If child support is not paid, must visitation be allowed?
UPDATED: February 20, 2013
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Failure to pay child support is typically insufficient grounds to stop the right of the non-custodial parent to visitation with his/her child. Visitation is typically ordered by a court in the best interest of the child to promote love and affection with both parents - custodial and non-custodial alike. Child visitation is vital to the non-custodial parent so that a meaningful relationship between child and parent can be maintained or established. On the other hand, child support is based upon the financial needs of the child and the ability of both parents to provide for the child's financial needs. Thus it is typically treated as a separate issue, the failure of one not having a determinative effect upon the other.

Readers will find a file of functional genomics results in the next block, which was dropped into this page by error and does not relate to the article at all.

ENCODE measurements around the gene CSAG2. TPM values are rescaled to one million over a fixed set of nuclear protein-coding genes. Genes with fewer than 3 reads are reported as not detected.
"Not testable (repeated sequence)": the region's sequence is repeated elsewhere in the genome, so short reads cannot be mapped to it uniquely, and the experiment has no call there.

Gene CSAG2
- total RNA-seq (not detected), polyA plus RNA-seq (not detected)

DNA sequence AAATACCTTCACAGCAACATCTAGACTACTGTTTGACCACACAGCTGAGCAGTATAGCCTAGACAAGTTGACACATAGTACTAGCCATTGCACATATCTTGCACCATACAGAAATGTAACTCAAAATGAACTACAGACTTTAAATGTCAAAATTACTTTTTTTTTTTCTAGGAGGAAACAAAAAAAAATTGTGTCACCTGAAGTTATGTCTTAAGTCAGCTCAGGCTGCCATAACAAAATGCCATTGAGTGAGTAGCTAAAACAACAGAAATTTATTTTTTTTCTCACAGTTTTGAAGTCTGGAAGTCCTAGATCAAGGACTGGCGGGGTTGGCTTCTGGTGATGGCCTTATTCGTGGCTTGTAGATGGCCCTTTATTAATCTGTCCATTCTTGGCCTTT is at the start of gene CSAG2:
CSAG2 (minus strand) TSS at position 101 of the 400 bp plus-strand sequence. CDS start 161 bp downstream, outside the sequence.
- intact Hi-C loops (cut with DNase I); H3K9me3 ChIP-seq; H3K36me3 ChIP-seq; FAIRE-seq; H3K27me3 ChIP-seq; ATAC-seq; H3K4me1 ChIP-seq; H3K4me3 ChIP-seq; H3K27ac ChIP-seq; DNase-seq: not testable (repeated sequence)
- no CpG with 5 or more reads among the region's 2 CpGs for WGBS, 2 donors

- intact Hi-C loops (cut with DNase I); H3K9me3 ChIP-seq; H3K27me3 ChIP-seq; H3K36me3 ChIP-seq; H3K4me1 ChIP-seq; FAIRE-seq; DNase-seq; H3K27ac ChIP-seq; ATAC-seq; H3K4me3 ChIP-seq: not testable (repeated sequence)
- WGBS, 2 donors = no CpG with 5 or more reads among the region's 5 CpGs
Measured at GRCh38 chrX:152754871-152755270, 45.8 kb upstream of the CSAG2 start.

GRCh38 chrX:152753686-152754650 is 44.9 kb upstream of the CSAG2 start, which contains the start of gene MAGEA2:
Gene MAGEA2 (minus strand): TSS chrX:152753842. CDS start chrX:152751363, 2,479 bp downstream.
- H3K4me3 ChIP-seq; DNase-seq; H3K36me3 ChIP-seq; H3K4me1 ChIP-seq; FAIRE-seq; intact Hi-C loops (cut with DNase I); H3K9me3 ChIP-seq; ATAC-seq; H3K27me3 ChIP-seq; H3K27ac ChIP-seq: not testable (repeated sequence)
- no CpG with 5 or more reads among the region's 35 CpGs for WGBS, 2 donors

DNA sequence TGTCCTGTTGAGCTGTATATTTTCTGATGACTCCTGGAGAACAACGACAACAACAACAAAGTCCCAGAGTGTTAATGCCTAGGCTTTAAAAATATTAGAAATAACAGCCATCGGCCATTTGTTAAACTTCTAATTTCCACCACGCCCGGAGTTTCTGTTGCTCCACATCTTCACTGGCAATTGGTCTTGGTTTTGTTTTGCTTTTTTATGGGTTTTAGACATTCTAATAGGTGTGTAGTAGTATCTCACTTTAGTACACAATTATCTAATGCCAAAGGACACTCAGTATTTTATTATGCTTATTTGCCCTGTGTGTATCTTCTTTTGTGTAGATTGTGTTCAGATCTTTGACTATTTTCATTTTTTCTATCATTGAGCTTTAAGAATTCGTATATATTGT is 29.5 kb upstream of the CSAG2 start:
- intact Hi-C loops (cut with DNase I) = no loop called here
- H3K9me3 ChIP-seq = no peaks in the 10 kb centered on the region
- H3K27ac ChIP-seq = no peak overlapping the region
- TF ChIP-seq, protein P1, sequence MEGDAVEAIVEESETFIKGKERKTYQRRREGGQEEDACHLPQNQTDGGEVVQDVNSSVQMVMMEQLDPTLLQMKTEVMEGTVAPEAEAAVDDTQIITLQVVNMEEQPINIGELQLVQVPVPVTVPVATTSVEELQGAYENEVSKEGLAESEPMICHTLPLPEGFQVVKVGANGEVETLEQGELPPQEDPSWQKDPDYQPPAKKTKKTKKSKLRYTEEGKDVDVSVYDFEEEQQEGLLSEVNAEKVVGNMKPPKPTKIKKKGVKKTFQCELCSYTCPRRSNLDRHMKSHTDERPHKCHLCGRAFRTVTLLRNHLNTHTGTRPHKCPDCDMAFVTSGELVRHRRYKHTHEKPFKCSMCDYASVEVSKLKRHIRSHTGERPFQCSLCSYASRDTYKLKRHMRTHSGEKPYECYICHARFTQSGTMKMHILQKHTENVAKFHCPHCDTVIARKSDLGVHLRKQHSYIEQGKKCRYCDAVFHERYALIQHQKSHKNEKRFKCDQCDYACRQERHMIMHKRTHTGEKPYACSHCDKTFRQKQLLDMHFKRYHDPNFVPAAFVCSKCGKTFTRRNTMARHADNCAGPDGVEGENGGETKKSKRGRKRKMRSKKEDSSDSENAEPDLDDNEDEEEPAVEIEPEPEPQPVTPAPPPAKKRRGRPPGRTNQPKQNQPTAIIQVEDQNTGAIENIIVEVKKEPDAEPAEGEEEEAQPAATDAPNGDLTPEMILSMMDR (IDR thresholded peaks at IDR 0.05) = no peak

The custodial parent must continue to allow visitation with the child despite failure of the non-custodial parent to pay child support. Although this may be very frustrating to some, if the custodial parent "frustrates" the right of the non-custodial parent to visit with the child, the non-custodial parent could ask the court to change custody of the child based upon this frustration of visitation even though s/he is delinquent in payment of child support.